Anatomy clinical correlates: Inguinal region

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Anatomy clinical correlates: Inguinal region



Abdominal quadrants, regions and planes

Anatomy of the anterolateral abdominal wall

Anatomy of the abdominal viscera: Blood supply of the foregut, midgut and hindgut

Anatomy of the abdominal viscera: Esophagus and stomach

Anatomy of the abdominal viscera: Small intestine

Anatomy of the abdominal viscera: Large intestine

Anatomy of the abdominal viscera: Pancreas and spleen

Anatomy of the abdominal viscera: Kidneys, ureters and suprarenal glands

Anatomy of the abdominal viscera: Innervation of the abdominal viscera

Anatomy of the abdominal viscera: Liver, biliary ducts and gallbladder

Anatomy of the diaphragm

Anatomy of the inguinal region

Anatomy of the muscles and nerves of the posterior abdominal wall

Anatomy of the peritoneum and peritoneal cavity

Anatomy of the vessels of the posterior abdominal wall

Anatomy clinical correlates

Anatomy clinical correlates: Anterior and posterior abdominal wall

Anatomy clinical correlates: Viscera of the gastrointestinal tract

Anatomy clinical correlates: Peritoneum and diaphragm

Anatomy clinical correlates: Other abdominal organs

Anatomy clinical correlates: Inguinal region


Anatomy clinical correlates: Inguinal region

USMLE® Step 1 questions

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USMLE® Step 2 questions

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USMLE® Step 1 style questions USMLE

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A 15-year-old boy is brought to the emergency department because of severe abdominal pain, nausea, and vomiting. A few hours ago, he was playing basketball with his friends when he first developed mild abdominal pain. The pain increased gradually, and since then, the patient had increasing nausea and three episodes of vomiting. The patient has had similar, milder episodes in the past that resolved with rest. The review of systems is otherwise unremarkable. Past medical history is noncontributory. He is sexually active and uses condoms consistently. Temperature is 37.7°C (99.9°F), pulse is 95/min, respirations are 18/min, and blood pressure is 100/60 mmHg. Physical examination shows a soft, nontender, and nondistended abdomen. There is marked swelling, erythema, and tenderness of the right hemiscrotum. The pain is worsened when the right testis is elevated, and the scrotum does not transilluminate. Cremasteric reflex is absent on the right side. Physical examination of the left hemiscrotum and testis is unremarkable. Urinalysis is unremarkable. Which of the following is the most likely cause of this patient’s condition?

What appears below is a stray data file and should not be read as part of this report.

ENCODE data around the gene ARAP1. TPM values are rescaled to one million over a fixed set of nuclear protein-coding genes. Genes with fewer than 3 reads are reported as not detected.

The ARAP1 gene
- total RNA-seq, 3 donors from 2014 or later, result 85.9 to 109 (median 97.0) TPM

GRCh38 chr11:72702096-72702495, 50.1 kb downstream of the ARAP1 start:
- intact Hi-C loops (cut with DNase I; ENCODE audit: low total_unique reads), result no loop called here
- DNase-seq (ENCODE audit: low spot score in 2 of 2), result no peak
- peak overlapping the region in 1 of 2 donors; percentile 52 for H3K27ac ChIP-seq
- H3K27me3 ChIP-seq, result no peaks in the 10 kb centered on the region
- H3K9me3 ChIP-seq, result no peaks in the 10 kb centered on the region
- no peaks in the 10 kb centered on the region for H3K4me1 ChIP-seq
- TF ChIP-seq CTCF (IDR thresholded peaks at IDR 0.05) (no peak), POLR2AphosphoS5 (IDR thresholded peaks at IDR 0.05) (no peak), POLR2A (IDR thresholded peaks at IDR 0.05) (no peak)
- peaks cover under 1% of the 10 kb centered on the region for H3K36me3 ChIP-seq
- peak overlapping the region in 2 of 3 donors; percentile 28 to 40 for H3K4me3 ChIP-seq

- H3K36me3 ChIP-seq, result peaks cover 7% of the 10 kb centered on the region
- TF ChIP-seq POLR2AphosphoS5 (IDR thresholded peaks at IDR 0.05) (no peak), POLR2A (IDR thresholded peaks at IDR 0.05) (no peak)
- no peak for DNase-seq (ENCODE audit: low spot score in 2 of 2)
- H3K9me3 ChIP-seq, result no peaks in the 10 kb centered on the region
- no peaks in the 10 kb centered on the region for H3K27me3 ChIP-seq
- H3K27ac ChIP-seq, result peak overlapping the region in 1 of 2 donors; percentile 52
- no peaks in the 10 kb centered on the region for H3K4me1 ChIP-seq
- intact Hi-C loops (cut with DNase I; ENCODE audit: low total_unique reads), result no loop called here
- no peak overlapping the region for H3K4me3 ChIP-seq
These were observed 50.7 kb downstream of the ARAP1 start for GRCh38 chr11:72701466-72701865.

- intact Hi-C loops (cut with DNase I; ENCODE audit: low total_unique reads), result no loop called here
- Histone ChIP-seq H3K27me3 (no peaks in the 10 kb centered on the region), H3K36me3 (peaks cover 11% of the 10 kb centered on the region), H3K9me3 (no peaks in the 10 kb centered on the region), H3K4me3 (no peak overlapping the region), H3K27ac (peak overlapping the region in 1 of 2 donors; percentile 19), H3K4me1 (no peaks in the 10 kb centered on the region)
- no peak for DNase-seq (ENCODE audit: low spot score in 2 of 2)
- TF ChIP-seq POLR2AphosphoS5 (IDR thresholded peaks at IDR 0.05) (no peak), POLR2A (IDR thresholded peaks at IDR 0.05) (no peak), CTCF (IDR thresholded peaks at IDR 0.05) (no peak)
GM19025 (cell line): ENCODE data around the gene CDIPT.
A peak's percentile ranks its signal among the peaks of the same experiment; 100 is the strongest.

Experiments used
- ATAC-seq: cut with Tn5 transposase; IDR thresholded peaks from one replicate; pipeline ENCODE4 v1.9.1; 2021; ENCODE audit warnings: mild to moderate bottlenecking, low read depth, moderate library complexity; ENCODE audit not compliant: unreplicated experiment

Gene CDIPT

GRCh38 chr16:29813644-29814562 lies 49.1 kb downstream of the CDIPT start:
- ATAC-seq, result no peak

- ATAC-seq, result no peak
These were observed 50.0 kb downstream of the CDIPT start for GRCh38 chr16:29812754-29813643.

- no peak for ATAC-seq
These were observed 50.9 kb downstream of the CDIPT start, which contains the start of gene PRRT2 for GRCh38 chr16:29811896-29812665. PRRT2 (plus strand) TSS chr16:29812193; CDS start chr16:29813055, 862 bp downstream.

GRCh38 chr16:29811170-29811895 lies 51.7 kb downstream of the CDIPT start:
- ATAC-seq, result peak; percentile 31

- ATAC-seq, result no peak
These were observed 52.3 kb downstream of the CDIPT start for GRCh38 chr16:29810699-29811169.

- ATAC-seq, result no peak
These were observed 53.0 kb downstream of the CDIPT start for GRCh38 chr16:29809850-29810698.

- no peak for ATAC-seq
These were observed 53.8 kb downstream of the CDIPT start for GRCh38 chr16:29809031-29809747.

Memory Anchors and Partner Content



Anca-Elena Stefan, MD

Sam Gillespie, BSc

Cassidy Dermott

Ursula Florjanczyk, MScBMC

The inguinal region, located near the groin, is found in the lower part of the anterior abdominal wall, and it contains several important structures that enter and leave the abdomen. Understanding the anatomy of the inguinal region is important for understanding common clinical conditions such as hernias, and many others!

Speaking of which, hernias occur when an organ or tissue protrudes through the wall of the muscle or tissue that normally contains it. The majority of hernias occur in the abdominal cavity or the inguinal region, through which subcutaneous fat, abdominal omental fat, or even abdominal viscera can protrude. In order for a hernia to happen, there is typically a weak point along the abdominal wall, such as a weak linea alba, previous surgical interventions that weaken the abdominal wall muscles, or pregnancy.

First, let’s look at anterior abdominal wall hernias. They can be divided into 4 categories: epigastric, umbilical or periumbilical, spigelian and incisional hernias. Epigastric hernias are caused by a weakened linea alba and are basically defects in the abdominal midline between the umbilicus and the xiphoid process. Then, there are umbilical or paraumbilical hernias, which are hernias through the umbilical ring or around the umbilicus. These are often found in children, because the umbilical ring is weak at birth, but can also be acquired in adults and frequently affect pregnant or obese individuals.

Spigelian hernias are found along the semilunar lines which are skin folds from the inferior costal margin of the 9th costal cartilage to the pubic tubercles and overly the tendinous insertions of the rectus abdominis muscle, as abdominal tissue can protrude through these areas of tendinous insertions. Finally, an incisional hernia can develop at the site of a prior surgical incision as the muscle and fascia is typically weakened, for example over the surgical site for an appendectomy.


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